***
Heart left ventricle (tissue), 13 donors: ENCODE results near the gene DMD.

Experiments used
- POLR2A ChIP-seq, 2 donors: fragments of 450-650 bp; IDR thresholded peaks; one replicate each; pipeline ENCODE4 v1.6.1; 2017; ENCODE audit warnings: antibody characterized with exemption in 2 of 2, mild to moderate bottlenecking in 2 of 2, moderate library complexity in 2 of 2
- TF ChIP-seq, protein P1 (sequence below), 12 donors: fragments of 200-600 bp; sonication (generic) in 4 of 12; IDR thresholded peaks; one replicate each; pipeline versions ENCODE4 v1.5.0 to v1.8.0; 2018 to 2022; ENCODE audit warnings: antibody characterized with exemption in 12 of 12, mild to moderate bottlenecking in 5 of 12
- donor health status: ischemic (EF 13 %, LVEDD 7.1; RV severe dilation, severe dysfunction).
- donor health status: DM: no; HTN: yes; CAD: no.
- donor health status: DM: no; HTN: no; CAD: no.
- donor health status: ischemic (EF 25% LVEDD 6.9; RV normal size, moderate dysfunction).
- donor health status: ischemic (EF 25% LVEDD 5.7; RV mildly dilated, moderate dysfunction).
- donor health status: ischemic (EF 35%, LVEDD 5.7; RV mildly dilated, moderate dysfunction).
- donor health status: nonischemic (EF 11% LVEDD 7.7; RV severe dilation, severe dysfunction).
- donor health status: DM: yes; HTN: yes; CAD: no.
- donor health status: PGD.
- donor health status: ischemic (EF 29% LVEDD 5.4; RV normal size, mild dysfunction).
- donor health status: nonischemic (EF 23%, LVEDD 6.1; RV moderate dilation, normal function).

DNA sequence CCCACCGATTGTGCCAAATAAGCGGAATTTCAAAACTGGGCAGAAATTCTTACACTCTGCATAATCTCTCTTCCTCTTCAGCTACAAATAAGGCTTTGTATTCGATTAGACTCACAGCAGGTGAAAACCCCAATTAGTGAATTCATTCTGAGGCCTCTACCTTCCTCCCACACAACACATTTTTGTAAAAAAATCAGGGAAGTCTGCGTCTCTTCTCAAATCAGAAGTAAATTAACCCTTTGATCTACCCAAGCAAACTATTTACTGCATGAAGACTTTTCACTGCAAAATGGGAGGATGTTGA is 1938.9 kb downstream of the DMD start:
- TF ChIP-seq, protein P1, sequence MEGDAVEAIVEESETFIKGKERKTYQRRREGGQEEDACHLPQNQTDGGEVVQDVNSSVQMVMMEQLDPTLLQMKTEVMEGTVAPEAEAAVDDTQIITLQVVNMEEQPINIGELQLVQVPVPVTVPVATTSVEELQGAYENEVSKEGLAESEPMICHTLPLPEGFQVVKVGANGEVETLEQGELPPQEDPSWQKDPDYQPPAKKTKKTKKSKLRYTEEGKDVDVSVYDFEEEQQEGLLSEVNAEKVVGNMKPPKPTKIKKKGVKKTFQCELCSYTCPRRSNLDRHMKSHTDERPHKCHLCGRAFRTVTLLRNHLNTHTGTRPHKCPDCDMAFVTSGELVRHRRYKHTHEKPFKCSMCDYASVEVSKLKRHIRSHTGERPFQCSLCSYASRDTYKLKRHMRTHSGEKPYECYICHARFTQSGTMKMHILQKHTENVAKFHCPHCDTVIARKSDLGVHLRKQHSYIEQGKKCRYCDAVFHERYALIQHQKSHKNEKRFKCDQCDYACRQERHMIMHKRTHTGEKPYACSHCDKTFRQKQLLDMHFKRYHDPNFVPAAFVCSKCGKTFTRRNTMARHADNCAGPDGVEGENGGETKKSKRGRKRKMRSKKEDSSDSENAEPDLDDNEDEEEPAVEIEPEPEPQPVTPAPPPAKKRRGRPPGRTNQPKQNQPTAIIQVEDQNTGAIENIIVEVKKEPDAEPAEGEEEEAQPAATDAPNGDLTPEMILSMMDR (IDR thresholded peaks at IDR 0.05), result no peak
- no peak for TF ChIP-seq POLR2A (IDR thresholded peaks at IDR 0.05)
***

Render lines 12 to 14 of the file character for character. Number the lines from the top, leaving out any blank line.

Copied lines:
- donor health status: DM: yes; HTN: yes; CAD: no.
- donor health status: PGD.
- donor health status: ischemic (EF 29% LVEDD 5.4; RV normal size, mild dysfunction).